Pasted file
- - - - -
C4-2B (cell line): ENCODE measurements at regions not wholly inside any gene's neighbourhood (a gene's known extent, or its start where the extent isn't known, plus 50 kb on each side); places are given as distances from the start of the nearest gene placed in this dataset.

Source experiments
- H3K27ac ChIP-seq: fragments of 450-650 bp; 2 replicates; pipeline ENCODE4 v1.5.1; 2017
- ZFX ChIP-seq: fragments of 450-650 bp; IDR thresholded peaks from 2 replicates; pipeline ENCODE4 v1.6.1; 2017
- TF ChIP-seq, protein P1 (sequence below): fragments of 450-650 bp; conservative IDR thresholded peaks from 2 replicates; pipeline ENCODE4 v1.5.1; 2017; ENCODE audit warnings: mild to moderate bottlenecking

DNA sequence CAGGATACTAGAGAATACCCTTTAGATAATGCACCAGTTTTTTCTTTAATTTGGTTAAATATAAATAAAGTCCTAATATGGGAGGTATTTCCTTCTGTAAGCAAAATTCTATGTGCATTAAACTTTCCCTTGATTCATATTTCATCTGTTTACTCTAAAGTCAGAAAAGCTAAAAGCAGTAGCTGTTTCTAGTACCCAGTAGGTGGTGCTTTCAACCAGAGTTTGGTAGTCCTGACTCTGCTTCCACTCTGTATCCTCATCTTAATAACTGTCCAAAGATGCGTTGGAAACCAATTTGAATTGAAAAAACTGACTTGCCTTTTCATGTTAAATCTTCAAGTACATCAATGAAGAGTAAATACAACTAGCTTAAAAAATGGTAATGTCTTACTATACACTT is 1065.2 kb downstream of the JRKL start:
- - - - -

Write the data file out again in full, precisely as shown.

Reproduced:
C4-2B (cell line): ENCODE measurements at regions not wholly inside any gene's neighbourhood (a gene's known extent, or its start where the extent isn't known, plus 50 kb on each side); places are given as distances from the start of the nearest gene placed in this dataset.

Source experiments
- H3K27ac ChIP-seq: fragments of 450-650 bp; 2 replicates; pipeline ENCODE4 v1.5.1; 2017
- ZFX ChIP-seq: fragments of 450-650 bp; IDR thresholded peaks from 2 replicates; pipeline ENCODE4 v1.6.1; 2017
- TF ChIP-seq, protein P1 (sequence below): fragments of 450-650 bp; conservative IDR thresholded peaks from 2 replicates; pipeline ENCODE4 v1.5.1; 2017; ENCODE audit warnings: mild to moderate bottlenecking

DNA sequence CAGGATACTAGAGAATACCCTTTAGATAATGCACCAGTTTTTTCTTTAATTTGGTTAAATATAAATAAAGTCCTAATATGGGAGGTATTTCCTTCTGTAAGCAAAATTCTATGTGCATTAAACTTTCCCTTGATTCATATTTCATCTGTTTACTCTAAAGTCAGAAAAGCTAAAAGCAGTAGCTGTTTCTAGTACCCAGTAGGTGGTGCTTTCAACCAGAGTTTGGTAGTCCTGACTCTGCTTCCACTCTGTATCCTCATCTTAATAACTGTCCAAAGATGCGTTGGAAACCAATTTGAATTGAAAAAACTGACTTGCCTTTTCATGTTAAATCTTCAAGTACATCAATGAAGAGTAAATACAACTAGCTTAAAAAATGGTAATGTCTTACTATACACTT is 1065.2 kb downstream of the JRKL start: